When hiring a "superstar," be sure to ask them questions to help understand how they built their success, and what influences affected them that might or might not be true in their new role. Then, once again, provide them with time, onboarding, training, reinforcement, and coaching to help them succeed under new conditions.
Not all selling is created equal. If you hire someone who is accustomed to selling a fast-moving product to sell your complex multi-million dollar industrial solution, it will be a major uphill battle.
Fast sales cycles take a different set of skills from slower, more complex sales cycles. For a slower cycle, you need more patience, ability to collaborate, and an effective long-term process. You probably also need business acumen and the ability to build and maintain trusting relationships across long periods of time.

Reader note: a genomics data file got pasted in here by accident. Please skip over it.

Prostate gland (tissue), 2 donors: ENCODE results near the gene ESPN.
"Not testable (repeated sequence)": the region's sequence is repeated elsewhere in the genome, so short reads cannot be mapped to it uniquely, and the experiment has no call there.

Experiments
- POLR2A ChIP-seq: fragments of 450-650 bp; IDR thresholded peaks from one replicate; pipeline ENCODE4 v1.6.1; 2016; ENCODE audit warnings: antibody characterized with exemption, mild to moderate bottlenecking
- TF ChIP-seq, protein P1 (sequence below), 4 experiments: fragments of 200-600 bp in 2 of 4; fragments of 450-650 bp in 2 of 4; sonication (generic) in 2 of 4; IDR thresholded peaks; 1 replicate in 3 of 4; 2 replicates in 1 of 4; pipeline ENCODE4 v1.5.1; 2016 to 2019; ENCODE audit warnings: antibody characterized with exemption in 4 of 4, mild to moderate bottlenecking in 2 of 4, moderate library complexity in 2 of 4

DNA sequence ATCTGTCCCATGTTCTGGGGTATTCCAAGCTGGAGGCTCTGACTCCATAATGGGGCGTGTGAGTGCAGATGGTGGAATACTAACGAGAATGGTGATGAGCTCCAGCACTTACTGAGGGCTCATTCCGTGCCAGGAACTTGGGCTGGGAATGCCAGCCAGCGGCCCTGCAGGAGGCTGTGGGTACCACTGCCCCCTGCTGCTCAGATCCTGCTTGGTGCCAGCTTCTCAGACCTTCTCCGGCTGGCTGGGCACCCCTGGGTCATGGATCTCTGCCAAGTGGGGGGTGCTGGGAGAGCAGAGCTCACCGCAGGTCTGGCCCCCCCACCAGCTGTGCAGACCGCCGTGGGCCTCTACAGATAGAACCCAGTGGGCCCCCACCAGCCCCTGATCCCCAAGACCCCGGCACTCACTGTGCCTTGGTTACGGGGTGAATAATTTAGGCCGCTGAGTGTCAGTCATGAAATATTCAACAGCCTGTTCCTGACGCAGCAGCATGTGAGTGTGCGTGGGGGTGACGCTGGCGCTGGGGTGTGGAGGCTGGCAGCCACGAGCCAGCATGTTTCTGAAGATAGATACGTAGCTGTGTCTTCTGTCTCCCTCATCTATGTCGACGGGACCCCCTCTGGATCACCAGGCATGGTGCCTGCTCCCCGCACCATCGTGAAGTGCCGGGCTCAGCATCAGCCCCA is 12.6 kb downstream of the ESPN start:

When hiring a "superstar," ask them how they built their success.
For fast sales cycles, you need the ability to quickly and effectively multitask, to respond with urgency, and to operate in a fast-paced environment.
Either set of skills can be obtained, but if you’re hiring from one environment to another, be prepared to support the salesperson in making the transition. Again, onboarding, training, reinforcement, and coaching are key.
True story: A fellow entrepreneur hired someone he thought would be a great fit for his sales team, and learned this lesson the hard way. Everything looked like a strong match, and the salesperson had been very successful in his previous role.
But he was used to working with a rough-and-tumble set of customers with a set of cultural expectations that were different from the folks that the new company works with. At his former employer, he was selling to a male-dominated world where the language was coarse and the camaraderie based on a shared love of football and beer. At my friend’s company, he needed to sell a sophisticated IT solution to company leaders.
This audience requires a different type of engagement from salespeople. My friend now knows to pay attention to this during hiring, and to make sure that onboarding, training, reinforcement, and coaching includes and emphasizes responding to the needs and culture of the people who buy from them.